Thus inspired by Blake, Kristofferson risked everything by walking away from a glittering, sky’s-the-limit life (literally: he was a helicopter pilot) in the military in order to be faithful to his creative calling. Not surprisingly, his choice was unfathomable to his family and friends. Kristofferson characteristically responded to their “lonely frustration” by writing a song. Called The Burden of Freedom, it contains this chorus:
I need to go back a step.
As all these thoughts and ideas were fermenting in my feverish brain, I was smarting from an event that had occurred at my writers’ group a few weeks ago. (I discussed it here: They Walk Among Us). Although I thought I dealt with the matter in a calm and rational manner, underneath I was burning with anger and distress. I felt that my artistic integrity had been challenged and my work devalued .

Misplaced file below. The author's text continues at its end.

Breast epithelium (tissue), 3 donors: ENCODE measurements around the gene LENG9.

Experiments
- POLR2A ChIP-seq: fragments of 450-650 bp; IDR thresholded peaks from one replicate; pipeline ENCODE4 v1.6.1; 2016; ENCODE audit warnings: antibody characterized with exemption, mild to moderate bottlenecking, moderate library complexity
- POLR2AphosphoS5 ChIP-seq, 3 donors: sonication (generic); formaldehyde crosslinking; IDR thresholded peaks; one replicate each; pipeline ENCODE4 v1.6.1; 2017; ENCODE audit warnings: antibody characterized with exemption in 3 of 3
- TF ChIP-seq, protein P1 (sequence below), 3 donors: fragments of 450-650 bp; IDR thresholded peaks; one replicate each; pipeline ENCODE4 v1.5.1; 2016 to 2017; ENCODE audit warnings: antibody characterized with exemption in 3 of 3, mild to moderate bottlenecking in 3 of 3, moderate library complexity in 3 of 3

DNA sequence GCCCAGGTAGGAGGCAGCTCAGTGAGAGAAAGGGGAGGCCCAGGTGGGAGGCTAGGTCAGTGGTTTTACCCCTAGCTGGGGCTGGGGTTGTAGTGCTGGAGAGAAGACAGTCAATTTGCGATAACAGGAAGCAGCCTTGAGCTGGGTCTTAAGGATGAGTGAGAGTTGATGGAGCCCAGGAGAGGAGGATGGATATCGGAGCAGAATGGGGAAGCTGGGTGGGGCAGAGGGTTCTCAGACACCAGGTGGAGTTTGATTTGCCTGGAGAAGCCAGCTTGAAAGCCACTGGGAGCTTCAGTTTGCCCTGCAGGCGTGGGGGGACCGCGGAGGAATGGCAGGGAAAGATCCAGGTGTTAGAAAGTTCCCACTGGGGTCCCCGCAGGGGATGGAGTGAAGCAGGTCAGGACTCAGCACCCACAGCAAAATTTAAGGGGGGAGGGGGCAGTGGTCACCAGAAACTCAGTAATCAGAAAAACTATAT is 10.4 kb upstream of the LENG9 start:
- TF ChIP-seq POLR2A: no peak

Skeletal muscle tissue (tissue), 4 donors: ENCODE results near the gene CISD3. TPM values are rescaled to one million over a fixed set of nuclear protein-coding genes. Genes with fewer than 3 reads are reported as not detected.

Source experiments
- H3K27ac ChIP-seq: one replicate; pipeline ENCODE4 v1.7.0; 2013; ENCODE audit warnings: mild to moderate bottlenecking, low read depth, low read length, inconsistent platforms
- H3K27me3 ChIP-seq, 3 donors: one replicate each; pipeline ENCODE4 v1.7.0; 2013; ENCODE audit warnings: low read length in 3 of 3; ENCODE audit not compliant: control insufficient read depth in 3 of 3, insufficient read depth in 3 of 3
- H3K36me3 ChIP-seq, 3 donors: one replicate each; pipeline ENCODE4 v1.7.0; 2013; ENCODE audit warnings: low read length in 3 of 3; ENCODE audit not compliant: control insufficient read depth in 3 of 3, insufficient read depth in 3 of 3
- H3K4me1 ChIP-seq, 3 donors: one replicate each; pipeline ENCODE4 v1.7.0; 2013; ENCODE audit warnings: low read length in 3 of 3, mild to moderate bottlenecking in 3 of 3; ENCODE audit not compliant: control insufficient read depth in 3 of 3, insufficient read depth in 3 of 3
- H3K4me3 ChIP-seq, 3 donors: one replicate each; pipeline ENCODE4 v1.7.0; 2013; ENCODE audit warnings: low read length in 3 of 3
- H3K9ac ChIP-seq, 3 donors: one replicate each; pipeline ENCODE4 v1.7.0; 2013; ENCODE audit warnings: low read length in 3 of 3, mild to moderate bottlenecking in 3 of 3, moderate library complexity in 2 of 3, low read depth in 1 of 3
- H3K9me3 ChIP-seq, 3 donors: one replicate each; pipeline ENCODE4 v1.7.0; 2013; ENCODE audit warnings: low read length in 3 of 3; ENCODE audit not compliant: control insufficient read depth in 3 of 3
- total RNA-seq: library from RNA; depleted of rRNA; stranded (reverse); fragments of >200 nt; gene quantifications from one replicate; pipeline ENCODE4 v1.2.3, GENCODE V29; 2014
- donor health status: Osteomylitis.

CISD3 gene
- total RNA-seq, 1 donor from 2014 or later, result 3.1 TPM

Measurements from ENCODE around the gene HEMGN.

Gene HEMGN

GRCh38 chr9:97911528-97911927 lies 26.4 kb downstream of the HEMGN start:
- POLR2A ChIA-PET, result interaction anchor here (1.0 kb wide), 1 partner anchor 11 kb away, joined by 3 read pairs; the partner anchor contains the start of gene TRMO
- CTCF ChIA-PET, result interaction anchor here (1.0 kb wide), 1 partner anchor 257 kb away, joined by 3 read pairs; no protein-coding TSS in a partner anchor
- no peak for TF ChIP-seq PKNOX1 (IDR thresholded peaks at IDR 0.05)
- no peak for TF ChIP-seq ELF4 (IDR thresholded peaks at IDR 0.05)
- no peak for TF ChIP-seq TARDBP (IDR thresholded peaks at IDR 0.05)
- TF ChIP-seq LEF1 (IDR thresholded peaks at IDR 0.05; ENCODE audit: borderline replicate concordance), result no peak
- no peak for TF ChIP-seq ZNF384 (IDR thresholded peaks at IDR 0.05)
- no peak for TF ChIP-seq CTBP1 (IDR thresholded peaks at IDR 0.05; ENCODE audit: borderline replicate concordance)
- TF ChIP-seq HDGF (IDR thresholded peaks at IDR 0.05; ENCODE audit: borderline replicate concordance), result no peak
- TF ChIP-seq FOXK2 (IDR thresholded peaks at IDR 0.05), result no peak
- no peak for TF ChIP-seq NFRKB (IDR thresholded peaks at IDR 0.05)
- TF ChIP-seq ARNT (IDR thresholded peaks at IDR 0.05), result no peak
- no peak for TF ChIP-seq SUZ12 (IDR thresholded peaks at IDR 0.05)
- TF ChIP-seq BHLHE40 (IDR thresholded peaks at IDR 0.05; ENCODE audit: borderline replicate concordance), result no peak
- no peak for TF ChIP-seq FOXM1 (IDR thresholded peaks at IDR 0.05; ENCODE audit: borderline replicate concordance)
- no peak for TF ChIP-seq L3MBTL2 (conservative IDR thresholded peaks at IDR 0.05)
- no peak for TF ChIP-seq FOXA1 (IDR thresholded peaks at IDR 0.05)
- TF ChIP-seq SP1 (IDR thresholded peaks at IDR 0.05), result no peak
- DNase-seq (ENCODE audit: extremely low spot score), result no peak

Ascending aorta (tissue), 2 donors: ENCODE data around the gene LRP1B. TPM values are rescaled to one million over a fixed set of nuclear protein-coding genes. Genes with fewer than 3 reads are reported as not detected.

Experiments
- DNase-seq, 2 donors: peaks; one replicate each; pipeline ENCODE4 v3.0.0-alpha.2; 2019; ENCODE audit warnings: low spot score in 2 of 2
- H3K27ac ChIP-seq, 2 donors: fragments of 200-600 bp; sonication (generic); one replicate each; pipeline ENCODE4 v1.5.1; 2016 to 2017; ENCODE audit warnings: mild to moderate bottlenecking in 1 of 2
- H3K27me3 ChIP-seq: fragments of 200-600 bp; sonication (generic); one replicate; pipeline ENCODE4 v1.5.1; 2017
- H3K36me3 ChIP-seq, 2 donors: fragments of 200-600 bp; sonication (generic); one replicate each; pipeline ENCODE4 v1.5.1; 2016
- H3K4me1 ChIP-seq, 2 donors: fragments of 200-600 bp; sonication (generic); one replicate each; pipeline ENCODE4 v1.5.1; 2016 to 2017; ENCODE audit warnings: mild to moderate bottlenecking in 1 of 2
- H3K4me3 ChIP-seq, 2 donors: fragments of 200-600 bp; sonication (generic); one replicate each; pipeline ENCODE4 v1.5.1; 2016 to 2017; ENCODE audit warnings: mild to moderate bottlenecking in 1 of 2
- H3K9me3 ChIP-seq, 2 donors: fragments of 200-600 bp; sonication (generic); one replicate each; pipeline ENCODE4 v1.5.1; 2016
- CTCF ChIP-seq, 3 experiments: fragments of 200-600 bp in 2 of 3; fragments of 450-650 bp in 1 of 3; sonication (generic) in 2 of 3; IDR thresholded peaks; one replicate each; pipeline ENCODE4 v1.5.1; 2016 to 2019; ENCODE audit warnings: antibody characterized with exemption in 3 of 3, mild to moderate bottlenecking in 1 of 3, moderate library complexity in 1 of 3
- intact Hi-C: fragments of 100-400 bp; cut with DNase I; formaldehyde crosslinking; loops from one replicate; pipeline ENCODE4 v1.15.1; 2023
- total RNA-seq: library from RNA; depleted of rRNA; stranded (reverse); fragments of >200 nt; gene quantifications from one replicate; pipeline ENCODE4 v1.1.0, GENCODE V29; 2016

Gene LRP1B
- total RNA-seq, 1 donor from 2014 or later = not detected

Just in time came Kristofferson’s reminder that the creative life is a duty and is often painful. Some people will never get it. The quote and the lyrics enabled me to take my feelings of anger and frustration and turn them into a story. I didn’t realise I was doing that at the time; it only became apparent in hindsight. Now, a few weeks on, I can acknowledge how distressed I was. Moreover, I can see how those feelings flavour my story.
This is art.
This is what we do.
These are the things in my writing that I can identify, but as with a cordon bleu meal, some of the ingredients are too unexpected or too exotic to be easily recognised. There are fragments of the plays I’ve read (there’s a lot of Tennessee Williams in this story), the thousands of short stories and novels I’ve read, the music I’ve listened to, the people I’ve known, my whole life experience.
Timing is a factor, too. That is, my mood and my life experience at the moment I sat down to write this particular story dictated its development. If I wrote the same tale a month later, it might have turned out very differently. Perhaps I wouldn’t have written it at all.